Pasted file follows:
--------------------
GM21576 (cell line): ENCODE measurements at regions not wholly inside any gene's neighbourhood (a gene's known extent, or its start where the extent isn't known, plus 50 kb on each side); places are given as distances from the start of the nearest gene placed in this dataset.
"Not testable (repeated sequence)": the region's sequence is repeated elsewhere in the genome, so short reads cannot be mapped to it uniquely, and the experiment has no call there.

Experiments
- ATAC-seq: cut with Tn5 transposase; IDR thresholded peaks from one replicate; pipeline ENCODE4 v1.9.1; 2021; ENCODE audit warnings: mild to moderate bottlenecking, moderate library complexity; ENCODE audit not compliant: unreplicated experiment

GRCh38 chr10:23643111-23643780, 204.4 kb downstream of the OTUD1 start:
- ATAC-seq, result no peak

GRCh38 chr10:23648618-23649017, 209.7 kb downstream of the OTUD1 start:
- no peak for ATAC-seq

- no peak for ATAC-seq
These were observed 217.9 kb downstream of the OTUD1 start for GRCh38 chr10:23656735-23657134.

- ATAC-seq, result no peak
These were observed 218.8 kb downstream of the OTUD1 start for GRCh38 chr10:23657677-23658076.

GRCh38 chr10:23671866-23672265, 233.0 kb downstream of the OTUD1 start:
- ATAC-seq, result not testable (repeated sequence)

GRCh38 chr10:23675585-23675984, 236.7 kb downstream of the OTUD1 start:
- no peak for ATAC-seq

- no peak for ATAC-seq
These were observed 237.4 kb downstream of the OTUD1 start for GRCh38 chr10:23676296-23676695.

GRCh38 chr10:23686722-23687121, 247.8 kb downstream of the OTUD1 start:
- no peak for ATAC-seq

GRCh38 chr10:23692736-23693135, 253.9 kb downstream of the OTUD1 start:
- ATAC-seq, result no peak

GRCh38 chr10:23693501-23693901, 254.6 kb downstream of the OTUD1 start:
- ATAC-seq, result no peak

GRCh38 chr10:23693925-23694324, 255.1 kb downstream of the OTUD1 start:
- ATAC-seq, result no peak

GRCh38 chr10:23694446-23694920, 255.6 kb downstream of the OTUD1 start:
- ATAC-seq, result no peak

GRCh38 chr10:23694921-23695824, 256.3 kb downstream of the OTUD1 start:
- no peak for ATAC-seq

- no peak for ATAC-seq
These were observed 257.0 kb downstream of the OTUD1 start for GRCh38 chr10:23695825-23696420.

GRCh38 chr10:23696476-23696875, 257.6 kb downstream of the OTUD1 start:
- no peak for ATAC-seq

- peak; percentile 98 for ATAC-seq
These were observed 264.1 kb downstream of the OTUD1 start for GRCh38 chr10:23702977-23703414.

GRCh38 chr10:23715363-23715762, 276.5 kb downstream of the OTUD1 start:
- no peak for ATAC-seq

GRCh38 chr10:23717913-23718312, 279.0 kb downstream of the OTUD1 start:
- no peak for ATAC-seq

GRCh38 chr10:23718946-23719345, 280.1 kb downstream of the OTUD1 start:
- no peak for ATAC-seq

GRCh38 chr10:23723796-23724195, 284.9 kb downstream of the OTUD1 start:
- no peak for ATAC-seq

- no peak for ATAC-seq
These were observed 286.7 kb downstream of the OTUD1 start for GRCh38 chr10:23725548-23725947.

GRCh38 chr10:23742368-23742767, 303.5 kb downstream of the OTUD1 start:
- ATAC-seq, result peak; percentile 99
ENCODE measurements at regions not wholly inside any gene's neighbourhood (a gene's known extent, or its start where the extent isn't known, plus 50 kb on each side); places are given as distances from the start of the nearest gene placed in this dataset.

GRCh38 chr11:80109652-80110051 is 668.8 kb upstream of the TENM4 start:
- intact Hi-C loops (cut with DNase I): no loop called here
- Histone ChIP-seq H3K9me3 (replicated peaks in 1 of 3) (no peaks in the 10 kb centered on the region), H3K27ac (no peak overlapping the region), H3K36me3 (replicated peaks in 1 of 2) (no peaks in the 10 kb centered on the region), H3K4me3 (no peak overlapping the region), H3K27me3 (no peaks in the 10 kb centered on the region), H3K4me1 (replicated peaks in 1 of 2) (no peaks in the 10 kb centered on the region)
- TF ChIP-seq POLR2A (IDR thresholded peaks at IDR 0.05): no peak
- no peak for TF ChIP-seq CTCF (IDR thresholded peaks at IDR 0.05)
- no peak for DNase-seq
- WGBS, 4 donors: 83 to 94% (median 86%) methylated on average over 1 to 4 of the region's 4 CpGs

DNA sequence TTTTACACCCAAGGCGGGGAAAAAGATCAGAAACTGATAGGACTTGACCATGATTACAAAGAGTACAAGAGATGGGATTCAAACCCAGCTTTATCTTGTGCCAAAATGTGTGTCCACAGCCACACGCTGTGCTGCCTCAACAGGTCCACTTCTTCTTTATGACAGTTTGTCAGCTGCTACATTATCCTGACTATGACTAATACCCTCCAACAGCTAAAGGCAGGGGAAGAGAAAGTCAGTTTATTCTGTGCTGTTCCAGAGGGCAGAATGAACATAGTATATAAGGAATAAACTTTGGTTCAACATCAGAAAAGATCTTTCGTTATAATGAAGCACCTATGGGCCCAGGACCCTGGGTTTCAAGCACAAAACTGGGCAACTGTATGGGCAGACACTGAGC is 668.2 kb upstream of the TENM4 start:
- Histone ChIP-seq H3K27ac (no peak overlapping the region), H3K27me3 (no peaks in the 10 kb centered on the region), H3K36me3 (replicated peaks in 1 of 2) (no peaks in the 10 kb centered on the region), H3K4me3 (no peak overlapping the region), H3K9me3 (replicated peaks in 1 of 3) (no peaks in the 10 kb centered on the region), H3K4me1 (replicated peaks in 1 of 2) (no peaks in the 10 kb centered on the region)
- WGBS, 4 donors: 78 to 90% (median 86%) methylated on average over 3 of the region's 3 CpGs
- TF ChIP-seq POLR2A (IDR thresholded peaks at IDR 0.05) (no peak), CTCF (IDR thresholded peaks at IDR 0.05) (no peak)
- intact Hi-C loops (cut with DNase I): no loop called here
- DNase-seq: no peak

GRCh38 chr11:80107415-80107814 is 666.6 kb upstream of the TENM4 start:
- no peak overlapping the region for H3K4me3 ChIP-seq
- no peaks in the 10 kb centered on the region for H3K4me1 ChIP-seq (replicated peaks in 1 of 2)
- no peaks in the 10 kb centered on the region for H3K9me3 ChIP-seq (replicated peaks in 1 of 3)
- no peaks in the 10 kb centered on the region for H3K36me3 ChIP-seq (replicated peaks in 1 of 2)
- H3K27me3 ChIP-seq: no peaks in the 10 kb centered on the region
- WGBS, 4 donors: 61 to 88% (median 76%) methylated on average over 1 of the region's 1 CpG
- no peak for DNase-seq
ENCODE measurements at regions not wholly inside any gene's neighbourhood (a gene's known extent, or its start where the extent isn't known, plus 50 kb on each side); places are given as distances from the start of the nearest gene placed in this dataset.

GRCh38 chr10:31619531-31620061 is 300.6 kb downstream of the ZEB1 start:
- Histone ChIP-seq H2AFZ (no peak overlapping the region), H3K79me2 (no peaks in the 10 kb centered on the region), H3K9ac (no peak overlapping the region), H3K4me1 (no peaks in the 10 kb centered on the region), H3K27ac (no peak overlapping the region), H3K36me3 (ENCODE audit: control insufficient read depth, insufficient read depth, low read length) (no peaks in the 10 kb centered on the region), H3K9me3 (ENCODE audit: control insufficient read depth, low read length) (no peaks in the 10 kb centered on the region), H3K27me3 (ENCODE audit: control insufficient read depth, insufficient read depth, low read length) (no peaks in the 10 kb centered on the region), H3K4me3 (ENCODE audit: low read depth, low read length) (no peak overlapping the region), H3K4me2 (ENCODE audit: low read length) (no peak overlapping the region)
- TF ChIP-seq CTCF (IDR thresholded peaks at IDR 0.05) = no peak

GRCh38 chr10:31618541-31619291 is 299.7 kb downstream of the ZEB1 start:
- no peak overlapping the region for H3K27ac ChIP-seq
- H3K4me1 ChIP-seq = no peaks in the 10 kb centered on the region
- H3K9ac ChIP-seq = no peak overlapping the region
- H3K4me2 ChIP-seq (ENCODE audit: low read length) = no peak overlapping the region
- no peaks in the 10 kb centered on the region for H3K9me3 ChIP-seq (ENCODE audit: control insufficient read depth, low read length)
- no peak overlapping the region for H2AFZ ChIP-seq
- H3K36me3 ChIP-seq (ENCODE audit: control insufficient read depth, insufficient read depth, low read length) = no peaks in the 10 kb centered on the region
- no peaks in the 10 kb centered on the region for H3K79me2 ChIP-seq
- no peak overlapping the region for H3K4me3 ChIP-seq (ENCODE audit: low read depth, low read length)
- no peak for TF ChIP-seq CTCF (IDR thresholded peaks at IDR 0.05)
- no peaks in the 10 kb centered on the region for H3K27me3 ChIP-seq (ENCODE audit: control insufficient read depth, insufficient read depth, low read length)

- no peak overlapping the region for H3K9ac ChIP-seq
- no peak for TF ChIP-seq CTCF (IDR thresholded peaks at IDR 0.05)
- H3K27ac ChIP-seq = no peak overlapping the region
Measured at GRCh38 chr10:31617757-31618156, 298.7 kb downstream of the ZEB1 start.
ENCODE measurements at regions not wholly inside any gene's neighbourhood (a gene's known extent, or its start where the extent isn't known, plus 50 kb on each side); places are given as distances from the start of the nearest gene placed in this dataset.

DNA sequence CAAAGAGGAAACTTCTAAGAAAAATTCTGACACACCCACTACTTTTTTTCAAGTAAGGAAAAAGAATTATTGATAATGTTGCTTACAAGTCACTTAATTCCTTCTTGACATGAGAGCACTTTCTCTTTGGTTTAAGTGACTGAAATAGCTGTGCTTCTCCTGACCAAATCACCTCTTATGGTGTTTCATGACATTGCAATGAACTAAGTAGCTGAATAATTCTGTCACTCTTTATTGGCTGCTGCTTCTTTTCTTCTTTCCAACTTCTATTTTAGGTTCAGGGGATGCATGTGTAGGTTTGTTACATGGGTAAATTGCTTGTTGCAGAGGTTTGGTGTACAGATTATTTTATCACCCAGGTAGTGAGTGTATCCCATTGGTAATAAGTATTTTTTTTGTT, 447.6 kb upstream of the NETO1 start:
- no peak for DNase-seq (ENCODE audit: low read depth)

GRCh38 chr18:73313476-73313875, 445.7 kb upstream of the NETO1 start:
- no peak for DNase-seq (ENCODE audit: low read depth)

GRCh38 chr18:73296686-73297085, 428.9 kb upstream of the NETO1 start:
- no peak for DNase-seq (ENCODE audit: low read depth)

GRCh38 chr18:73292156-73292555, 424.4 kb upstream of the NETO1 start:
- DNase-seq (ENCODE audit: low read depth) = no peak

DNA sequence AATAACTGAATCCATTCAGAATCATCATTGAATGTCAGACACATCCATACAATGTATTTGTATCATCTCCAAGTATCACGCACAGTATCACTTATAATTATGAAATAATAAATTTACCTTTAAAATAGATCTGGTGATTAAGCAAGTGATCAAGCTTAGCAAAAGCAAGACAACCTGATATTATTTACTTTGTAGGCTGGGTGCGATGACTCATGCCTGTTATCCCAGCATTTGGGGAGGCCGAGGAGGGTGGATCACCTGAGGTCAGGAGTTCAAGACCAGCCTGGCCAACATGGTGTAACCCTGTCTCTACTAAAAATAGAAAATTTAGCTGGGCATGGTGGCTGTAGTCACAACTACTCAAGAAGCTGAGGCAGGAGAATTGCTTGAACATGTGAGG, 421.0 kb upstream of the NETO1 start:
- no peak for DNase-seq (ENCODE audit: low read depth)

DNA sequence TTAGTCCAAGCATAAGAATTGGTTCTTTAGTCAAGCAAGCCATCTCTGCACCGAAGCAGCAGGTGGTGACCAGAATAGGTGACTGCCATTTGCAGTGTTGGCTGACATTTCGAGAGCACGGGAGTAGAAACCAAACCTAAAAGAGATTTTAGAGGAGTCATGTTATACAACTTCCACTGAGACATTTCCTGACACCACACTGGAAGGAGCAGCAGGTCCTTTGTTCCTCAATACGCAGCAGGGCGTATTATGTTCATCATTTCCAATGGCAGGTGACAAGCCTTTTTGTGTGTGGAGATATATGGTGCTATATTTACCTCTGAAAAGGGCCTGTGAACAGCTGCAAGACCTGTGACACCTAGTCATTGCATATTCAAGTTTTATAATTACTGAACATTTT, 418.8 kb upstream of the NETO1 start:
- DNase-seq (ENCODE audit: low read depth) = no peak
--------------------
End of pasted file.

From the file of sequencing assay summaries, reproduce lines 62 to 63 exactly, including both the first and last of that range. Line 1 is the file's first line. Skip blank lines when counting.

- DNase-seq: no peak

GRCh38 chr11:80107415-80107814 is 666.6 kb upstream of the TENM4 start: